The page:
There’s a new plan to bring public water to part of Maltaville, where many residents rely on poor-quality groundwater from wells.
Stewart’s Shops is offering to spend $200,000 to build a new water line in return for town permission to construct one of its convenience stores on Route 67 at the entrance to the Luther Forest Technology Campus.
Aspects of the arrangement have been under discussion for months, after plans that Stewart’s filed with the town in February 2013 stalled for lack of public water. Malta officials now believe a final deal to get water to the store and some homes is close.
“I think we’re in a position where we could set a public hearing for our March meeting,” said town Supervisor Paul Sausville.
The Town Board must approve the shop and gas station in the campus as an amendment to the Luther Forest Technology Campus planned development district, but won’t do so until the water issue is resolved.
Stewart’s is proposing to spend $200,000 to tap into the Saratoga County Water Authority main that runs into the technology campus.
The money would be enough to run about 1,000 feet of 10-inch water main into Maltaville, reaching about a dozen homes. The line would serve the eastern ends of Old State Road and Dugan Hill Road, and be large enough to serve the entire neighborhood in the future.
Many other homeowners would like public water, but one resident said the proposal was a good step. “This is welcome,” said Christopher Luhn of Old State Road.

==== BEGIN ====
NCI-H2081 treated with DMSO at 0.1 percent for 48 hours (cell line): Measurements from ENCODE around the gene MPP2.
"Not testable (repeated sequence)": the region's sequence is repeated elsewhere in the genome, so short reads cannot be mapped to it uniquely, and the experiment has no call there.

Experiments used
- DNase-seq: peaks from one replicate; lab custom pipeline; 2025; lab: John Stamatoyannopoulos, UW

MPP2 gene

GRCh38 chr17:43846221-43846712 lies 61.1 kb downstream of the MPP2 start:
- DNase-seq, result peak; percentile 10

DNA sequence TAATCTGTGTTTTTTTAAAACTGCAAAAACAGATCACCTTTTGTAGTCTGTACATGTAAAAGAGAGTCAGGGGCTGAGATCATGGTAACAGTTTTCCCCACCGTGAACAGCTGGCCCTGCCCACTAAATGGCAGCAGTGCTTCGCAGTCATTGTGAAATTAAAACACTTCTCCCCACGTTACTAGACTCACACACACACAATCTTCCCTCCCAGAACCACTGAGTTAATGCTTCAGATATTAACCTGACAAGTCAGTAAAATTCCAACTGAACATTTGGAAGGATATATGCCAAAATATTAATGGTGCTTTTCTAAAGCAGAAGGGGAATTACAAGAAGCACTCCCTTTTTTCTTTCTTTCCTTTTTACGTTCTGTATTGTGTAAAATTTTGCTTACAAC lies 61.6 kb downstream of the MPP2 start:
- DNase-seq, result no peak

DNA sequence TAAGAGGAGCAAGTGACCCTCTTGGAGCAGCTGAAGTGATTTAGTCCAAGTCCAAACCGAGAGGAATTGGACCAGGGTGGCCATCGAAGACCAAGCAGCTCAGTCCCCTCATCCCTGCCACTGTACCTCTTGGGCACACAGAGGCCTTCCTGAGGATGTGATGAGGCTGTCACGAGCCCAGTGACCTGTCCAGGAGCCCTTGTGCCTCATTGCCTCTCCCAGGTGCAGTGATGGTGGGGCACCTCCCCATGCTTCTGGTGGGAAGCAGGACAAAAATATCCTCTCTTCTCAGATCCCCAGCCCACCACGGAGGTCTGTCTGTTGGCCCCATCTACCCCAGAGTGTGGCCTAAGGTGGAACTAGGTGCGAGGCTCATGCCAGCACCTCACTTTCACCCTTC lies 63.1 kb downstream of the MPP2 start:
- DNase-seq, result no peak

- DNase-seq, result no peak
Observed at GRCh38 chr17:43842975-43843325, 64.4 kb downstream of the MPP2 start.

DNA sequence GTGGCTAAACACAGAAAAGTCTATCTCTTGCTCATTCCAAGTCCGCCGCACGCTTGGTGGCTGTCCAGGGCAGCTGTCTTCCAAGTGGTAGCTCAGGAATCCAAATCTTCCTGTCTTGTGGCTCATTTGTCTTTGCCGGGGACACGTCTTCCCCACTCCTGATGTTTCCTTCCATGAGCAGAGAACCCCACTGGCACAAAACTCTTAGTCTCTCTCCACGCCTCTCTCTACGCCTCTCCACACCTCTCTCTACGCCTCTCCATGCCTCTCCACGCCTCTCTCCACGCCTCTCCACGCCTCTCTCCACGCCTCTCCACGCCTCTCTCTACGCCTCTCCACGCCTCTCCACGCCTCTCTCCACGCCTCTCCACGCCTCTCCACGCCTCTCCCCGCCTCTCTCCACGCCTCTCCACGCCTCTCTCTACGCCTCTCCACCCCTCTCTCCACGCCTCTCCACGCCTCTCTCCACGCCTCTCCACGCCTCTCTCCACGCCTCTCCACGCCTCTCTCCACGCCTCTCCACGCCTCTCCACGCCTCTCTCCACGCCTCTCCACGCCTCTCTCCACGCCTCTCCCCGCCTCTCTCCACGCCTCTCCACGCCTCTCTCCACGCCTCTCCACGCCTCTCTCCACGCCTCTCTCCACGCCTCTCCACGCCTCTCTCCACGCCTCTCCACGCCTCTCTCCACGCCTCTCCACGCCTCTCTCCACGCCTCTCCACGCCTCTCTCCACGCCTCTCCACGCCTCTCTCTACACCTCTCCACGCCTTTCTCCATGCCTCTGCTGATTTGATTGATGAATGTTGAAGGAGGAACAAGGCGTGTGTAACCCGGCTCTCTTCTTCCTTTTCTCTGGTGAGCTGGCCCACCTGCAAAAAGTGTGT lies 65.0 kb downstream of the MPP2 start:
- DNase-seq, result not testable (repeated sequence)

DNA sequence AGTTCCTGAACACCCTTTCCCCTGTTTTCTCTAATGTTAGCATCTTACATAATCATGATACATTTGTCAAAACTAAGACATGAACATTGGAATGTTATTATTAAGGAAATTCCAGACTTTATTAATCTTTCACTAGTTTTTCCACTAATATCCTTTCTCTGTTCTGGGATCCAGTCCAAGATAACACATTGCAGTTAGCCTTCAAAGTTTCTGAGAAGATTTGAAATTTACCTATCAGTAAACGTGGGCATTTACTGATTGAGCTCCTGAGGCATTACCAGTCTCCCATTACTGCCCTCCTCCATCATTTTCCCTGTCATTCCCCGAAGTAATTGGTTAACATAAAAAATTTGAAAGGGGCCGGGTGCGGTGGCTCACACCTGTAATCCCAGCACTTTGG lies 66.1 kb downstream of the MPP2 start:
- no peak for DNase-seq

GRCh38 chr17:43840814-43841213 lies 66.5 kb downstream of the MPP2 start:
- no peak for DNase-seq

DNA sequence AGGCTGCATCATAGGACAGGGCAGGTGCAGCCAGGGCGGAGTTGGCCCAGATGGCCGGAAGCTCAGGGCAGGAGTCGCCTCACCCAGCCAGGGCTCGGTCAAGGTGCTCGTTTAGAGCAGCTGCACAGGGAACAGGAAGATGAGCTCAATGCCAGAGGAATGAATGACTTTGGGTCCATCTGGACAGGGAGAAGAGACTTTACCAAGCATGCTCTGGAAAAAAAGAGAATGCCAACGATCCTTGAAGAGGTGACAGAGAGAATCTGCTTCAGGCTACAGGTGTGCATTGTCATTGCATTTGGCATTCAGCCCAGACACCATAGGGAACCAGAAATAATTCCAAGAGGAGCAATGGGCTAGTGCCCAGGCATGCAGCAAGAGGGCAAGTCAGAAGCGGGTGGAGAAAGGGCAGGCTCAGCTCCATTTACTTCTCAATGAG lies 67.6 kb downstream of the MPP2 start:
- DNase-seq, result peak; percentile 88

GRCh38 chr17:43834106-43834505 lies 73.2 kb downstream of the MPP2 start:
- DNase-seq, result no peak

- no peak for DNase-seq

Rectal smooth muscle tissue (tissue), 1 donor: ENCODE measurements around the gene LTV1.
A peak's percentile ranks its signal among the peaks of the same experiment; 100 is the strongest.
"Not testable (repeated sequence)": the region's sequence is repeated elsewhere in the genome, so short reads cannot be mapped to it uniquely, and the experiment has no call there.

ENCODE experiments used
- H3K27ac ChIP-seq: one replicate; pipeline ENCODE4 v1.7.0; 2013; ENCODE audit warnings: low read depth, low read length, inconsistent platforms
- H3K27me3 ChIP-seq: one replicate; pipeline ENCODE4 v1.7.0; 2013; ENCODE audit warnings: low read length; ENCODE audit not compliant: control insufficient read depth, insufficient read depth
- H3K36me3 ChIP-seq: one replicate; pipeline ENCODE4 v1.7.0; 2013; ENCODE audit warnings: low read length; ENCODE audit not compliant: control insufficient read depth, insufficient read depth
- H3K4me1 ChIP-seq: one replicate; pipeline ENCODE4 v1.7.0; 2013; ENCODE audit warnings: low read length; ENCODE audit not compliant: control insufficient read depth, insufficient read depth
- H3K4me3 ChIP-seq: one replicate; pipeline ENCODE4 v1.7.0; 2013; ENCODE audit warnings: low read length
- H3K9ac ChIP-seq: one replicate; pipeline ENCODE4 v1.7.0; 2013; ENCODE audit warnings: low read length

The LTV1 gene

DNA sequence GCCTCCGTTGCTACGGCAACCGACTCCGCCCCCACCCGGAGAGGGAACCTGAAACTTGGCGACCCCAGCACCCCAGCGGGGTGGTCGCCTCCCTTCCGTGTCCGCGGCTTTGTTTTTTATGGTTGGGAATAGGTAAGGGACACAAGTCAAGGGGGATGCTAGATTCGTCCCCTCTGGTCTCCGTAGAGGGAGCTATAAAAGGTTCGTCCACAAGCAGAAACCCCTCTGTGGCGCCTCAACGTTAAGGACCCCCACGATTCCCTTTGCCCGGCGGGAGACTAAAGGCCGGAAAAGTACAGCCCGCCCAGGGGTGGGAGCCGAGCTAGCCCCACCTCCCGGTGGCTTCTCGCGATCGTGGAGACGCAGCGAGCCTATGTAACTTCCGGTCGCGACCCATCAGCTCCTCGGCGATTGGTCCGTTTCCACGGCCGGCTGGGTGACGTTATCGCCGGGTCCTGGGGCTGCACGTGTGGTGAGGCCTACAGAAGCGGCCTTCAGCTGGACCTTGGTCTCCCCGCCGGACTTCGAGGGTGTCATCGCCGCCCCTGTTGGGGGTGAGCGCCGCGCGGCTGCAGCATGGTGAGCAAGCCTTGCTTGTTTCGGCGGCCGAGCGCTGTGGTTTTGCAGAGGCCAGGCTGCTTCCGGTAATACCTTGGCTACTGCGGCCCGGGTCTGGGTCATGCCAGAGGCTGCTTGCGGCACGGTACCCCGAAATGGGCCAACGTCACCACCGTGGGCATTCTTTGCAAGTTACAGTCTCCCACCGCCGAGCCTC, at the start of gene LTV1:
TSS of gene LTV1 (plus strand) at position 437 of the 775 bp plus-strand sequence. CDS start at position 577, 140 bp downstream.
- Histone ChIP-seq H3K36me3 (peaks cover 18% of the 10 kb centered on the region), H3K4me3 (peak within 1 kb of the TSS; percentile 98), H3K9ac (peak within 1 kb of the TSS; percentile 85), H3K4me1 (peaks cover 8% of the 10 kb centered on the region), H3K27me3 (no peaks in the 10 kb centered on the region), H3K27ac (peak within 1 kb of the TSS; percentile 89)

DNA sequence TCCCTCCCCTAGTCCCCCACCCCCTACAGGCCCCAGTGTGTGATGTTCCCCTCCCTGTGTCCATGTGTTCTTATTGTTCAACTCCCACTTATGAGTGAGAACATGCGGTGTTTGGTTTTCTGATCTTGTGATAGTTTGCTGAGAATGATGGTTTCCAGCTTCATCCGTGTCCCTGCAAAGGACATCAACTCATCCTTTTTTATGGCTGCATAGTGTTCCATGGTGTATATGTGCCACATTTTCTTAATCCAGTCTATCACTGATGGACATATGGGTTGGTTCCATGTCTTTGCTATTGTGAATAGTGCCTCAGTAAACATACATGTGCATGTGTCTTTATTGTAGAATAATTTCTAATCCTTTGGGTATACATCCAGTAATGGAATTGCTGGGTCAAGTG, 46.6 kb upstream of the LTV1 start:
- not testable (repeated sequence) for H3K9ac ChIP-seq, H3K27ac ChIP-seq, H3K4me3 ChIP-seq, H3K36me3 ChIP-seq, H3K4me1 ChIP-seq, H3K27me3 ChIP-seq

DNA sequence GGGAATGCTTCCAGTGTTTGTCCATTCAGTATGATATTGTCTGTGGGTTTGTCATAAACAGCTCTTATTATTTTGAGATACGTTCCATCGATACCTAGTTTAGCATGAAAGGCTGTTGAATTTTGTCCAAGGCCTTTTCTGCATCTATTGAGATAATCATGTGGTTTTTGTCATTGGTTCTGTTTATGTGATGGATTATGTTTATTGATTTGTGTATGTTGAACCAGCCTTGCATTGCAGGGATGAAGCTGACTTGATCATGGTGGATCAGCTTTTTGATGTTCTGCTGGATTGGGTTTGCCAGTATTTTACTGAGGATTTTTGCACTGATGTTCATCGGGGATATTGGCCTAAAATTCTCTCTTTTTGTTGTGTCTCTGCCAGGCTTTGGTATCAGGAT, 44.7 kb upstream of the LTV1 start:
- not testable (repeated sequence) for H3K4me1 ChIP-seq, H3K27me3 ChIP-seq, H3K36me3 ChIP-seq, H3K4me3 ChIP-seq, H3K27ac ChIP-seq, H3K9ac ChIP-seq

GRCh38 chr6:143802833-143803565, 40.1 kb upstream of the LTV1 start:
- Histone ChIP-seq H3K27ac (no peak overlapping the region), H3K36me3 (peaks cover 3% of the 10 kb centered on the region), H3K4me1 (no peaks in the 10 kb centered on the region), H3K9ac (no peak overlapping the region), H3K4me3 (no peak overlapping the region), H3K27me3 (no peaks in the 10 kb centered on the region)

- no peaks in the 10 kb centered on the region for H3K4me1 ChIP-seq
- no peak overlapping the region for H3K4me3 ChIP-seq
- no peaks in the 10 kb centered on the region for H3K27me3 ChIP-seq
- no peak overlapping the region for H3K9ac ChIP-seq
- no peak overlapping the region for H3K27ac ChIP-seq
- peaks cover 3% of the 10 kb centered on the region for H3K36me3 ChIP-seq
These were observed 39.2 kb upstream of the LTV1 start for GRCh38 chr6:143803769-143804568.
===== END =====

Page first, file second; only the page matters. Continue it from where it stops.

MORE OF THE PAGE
The water line would be owned by Saratoga Water Services, the private water company that serves central Malta. It would buy the water from the water authority and bill residents for its use.
The water authority has yet to approve the agreement.
Marissa Mackay, whose family owns Saratoga Water Services, said it would be at least a year before construction could start. A Stewart’s representative described its $200,000 contribution as “seed money,” but neither town officials nor Saratoga Water Services could say when or if the water line would be extended further through the neighborhood. They do acknowledge the need.
A town study in 2011 found it would cost as much as $1.9 million to bring public water to the 73 homes in the area.
Stewart’s likes the location because of its access to workers at GlobalFoundries’ Fab 8 in the tech campus, as well as the growing traffic between the Mechanicville-Stillwater area and the Northway.
An Adirondack Trust Co. bank branch is also part of the proposal.